Einstein's Stolen Brain Unlocks Some Mysteries Of The Mind + documentary video "Einstein's Brain "
In the 55 years since Albert Einstein's death, many scientists have tried to figure out what made him so smart. But no one tried harder than a pathologist named Thomas Harvey, who lost his job and his reputation in a quest to unlock the secrets of Einstein's genius. Harvey never found the answer. But through an unlikely sequence of events, his search helped transform our understanding of how the brain works.
Einstein IQ & Dissection Studies Results
Why was Einstein’s IQ so high? What made the genius scientist so smart? These questions along with perhaps a desire for notoriety motivated pathologist Thomas Harvey to remove Einstein’s brain without permission during the autopsy shortly after the physicist’s death. In a bizarre true-life story filled with drama, intrigue, and controversy, Harvey took Einstein’s brain without authorization for what he later justified as the benefit of science. Yet scientists remain skeptical that the subsequent dissection and research of the genius brain has uncovered any secrets of how brain composition results in superior intelligence.
Fate of Einstein’s Brain
On April 18, 1955, Albert Einstein died at the age of 76 from an abdominal aortic aneurysm at New Jersey’s Princeton Hospital. Einstein had left explicit instructions that his body should be cremated.
Einstein’s instructions to cremate his body were followed — mostly. His body was cremated as per his wishes; however, Dr. Thomas Stoltz Harvey, the pathologist on call at Princeton Hopsital the morning of Einstein’s death, could not bear the thought of losing the chance to preserve the genius physicist’s brain as well as his eyeballs. He gave the eyeballs to Einstein’s ophthalmologist, Dr. Henry Abrams, and intended to study Einstein’s brain himself.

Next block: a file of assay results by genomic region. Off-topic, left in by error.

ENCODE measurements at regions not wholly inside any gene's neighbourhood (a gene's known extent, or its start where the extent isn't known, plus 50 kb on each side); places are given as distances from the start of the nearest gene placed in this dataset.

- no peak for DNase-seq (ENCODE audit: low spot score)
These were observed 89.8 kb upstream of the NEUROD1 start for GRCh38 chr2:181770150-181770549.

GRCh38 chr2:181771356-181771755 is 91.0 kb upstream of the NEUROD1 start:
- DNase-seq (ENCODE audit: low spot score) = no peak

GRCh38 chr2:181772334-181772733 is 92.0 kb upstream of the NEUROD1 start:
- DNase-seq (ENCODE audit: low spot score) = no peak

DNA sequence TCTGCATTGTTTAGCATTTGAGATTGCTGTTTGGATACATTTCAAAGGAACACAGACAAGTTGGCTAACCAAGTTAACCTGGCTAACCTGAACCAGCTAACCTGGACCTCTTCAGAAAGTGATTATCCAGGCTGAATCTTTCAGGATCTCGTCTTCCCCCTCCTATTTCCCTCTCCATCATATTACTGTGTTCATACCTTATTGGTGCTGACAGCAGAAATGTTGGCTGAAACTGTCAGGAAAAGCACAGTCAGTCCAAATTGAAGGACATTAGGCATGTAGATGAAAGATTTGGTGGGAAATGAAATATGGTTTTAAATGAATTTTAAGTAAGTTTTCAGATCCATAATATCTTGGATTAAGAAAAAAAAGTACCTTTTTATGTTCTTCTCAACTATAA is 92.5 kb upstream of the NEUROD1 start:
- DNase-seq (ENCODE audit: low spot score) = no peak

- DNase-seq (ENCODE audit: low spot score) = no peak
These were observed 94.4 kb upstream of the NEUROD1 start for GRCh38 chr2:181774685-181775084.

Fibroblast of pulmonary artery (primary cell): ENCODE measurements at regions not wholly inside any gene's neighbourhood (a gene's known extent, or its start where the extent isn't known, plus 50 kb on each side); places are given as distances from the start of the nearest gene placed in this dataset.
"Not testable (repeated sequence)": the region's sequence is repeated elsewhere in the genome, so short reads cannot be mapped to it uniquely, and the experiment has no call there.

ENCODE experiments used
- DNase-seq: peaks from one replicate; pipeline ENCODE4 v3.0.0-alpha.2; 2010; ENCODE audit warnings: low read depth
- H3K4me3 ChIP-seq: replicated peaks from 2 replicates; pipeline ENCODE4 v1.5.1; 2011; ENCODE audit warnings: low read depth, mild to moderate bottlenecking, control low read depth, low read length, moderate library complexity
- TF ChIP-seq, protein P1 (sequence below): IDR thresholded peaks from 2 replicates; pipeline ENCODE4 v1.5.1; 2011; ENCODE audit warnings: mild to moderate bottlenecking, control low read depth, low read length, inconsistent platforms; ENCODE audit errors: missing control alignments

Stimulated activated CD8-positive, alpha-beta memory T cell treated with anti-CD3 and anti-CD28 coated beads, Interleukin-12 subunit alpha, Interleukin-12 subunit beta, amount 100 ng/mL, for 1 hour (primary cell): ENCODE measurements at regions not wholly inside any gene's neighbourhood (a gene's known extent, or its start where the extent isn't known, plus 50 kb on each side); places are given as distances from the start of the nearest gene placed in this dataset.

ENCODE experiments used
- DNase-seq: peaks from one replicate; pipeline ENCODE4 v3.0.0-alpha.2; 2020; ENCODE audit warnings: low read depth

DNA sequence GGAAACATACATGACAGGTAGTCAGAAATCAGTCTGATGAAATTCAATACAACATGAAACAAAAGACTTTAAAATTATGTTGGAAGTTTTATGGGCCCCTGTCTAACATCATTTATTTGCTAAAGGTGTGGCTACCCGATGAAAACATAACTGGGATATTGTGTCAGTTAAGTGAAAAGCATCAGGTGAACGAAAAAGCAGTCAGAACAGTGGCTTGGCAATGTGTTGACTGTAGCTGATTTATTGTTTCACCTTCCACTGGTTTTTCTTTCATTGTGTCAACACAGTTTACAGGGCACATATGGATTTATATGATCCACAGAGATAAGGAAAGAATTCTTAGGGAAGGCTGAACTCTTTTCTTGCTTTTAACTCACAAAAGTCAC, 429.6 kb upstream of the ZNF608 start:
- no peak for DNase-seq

The Guardian quoted Harvey as saying, "I felt lucky. I had the great fortune of being the one, at the right place at the right time. It was the biggest moment in my life."
The Strange Odyssey of Einstein's Stolen Brain
When Thomas Harvey performed Albert Einstein's autopsy, he removed his brain, which was standard procedure. But what he did next wasn't standard at all: He put the brain in a jar of formaldehyde and made off with it. NPR relates the strange tale in a segment this morning. Harvey said he was driven by a sense of scientific duty, and through the years would freely distribute bits of the brain to leading neuroanatomists.
Scientific Studies of Einstein’s Brain
After he removed the brain from Einstein’s skull, Harvey photographed it and then a hospital technician sliced it into 240 pieces. According to the Postcards from the Brain Museum book excerpt on NPR.org, Harvey gave some of the pieces to Harry Zimmerman, Einstein’s personal physician, and kept the remaining pieces himself.
On The Road With Einstein's Brain
Paterniti caught up with Harvey 40 years later, when the writer became intrigued by the story of Einstein's brain. Over the phone, the men hatched a plan to return the brain to Einstein's granddaughter Evelyn, who was living in Berkeley, Calif.
Where is Einstein's Brain Today?
In the final chapter of the Einstein brain saga, Harvey made a grand cross-country trip from Princeton to California, brain in tow in the back of his Buick Skylark, to bequeath the organ to Einstein’s granddaughter, who it turned out did not want it. So Harvey drove back to Princeton, donating the brain instead to Princeton Hospital. The brain had come full circle, once again ending up where it had begun its fateful journey.
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